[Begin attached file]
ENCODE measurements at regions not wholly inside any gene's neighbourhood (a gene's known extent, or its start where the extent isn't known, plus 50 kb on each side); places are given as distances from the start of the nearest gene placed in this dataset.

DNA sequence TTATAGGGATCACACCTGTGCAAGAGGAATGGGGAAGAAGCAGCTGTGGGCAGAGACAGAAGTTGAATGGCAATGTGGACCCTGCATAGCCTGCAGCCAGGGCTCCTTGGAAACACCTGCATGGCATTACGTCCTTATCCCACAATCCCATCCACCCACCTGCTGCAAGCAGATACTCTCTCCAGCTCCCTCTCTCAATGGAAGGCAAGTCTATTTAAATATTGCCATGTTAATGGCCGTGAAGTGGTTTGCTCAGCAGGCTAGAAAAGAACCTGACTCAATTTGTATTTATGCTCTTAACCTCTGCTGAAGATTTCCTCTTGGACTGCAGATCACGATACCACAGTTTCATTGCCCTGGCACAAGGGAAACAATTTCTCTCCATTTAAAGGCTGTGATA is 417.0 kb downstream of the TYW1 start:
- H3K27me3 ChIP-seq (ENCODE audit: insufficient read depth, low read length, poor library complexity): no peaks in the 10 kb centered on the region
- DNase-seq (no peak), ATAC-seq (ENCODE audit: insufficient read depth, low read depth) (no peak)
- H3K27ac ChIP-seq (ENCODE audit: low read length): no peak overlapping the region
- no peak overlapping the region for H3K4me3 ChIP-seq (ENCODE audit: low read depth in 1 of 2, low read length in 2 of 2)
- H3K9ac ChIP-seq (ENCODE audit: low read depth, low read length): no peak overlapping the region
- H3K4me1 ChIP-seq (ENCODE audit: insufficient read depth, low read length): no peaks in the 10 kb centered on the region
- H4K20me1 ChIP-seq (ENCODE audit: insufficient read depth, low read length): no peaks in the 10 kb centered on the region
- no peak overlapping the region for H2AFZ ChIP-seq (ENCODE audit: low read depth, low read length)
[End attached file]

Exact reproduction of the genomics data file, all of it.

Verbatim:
ENCODE measurements at regions not wholly inside any gene's neighbourhood (a gene's known extent, or its start where the extent isn't known, plus 50 kb on each side); places are given as distances from the start of the nearest gene placed in this dataset.

DNA sequence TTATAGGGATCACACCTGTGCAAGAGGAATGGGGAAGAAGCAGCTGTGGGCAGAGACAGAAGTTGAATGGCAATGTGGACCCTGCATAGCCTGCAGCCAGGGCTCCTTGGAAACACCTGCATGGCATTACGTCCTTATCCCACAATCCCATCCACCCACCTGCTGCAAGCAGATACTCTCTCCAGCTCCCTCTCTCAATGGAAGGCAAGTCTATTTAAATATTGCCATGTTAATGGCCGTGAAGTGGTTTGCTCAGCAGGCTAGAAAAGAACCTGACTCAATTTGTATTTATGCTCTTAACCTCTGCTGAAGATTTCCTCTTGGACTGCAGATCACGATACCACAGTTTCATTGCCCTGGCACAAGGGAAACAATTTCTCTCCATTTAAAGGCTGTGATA is 417.0 kb downstream of the TYW1 start:
- H3K27me3 ChIP-seq (ENCODE audit: insufficient read depth, low read length, poor library complexity): no peaks in the 10 kb centered on the region
- DNase-seq (no peak), ATAC-seq (ENCODE audit: insufficient read depth, low read depth) (no peak)
- H3K27ac ChIP-seq (ENCODE audit: low read length): no peak overlapping the region
- no peak overlapping the region for H3K4me3 ChIP-seq (ENCODE audit: low read depth in 1 of 2, low read length in 2 of 2)
- H3K9ac ChIP-seq (ENCODE audit: low read depth, low read length): no peak overlapping the region
- H3K4me1 ChIP-seq (ENCODE audit: insufficient read depth, low read length): no peaks in the 10 kb centered on the region
- H4K20me1 ChIP-seq (ENCODE audit: insufficient read depth, low read length): no peaks in the 10 kb centered on the region
- no peak overlapping the region for H2AFZ ChIP-seq (ENCODE audit: low read depth, low read length)